Crane Folklore

Cranes are solar birds, and when they returned in springtime, they were thought to bring the sun back with them. Standing by the waters, cranes and herons are among the first birds to greet the dawn. The Celts associated marsh birds with the supernatural, dwelling as they do in a misty ‘place between places’ that is neither land nor water, thought to be one of the entrances to the Otherworld. It was commonly believed that the crane was the epitome of vigilance, standing on one leg and holding a stone in its raised foot; if the bird fell asleep, the stone would drop, waking it. Cranes were sentinels at the castle of the sea god Manannan on the Isle of Man.

Cranes were sacred to gods and goddesses who presided over the mysteries of death and rebirth. Flying cranes are sometimes said to be the souls of the dead or mark the death of the old year. The mating dance of cranes was once thought to be a magical ritual and the movements were imitated by human dancers. It was performed round a horned altar and represented the labyrinth- the twisting path into the Otherworld.

Two girls called Aoife and Iuchra both fell in love with Ilbrec, the son of the sea god Mannanan. Iuchra deftly rid herself of her rival by turning Aoife into a crane. In this form, Aoife lived on the Isle of Man for two hundred years, and when she died, her skin was made into a bag for Mannanan. It became one of his most important possessions, as he kept five magical items in it. Some suggest that these were the five letters of the ogham alphabet. The Druids kept their ogham lots in craneskin bags, with the carved letters being pulled out as a rite of divination. The god Ogma was said to have invented ogham after watching the flight of cranes, with the shapes of the birds against the sky giving him the idea for the angular letters.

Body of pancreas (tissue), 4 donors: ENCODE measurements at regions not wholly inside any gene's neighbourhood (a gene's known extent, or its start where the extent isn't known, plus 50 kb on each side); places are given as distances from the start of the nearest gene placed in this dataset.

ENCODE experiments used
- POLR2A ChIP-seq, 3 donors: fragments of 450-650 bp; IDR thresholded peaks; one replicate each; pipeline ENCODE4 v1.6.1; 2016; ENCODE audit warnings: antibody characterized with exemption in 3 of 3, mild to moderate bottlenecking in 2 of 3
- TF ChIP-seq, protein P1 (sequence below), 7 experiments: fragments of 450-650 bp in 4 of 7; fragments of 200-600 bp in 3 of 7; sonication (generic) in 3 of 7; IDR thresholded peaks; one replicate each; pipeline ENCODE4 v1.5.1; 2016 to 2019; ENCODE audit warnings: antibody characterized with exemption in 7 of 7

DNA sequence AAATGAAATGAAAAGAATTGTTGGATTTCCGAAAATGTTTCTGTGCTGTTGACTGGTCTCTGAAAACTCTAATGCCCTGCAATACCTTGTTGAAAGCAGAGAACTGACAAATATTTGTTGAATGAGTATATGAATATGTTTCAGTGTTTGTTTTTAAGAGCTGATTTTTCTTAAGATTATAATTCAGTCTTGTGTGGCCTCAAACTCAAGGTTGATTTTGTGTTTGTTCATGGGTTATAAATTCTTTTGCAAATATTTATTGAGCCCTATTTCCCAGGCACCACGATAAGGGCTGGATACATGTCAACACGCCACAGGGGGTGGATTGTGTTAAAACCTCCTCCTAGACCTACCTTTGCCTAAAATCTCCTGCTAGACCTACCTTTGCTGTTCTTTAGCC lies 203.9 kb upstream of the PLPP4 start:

In Ireland, the sudden appearance of a crane heralded the cessation of hostilities in a war. If a warrior on his way to battle chanced to see one, he was doomed, since the sight of it would rob him of his courage. For this reason, cranes were often engraved on shields and pieces of armour to strike terror into the enemy.

The crane was a hallowed bird, and its meat was forbidden. Breaking this taboo would result in ill fortune, the loss of courage, illness, or perhaps even death. This prohibition was preserved in folklore well into the seventeenth century when Scotsmen would get rid of unwelcome guests by inviting them to eat the flesh of cranes.

© Anna Franklin & Paul Mason, Celtic Animal Oracle, Vega, 2003


Author: annafranklinblog

Anna Franklin is the High Priestess of the Hearth of Arianrhod, which runs teaching circles, a working coven, and the annual Mercian Gathering, a Pagan camp which raises money for charity. She regularly speaks at conferences, moots and workshops around the country. She is the author of many books on witchcraft and Paganism, including the popular Pagan Ways Tarot, Sacred Circle Tarot, The Fairy Ring, Herb Craft, Magical Incenses and Oils, Personal Power, A Romantic Guide to Handfasting, Familiars, The Oracle of the Goddess, Hearth Witch, The Path of the Shaman and The Hearth Witch’s Compendium. Anna’s books have been translated into nine languages.

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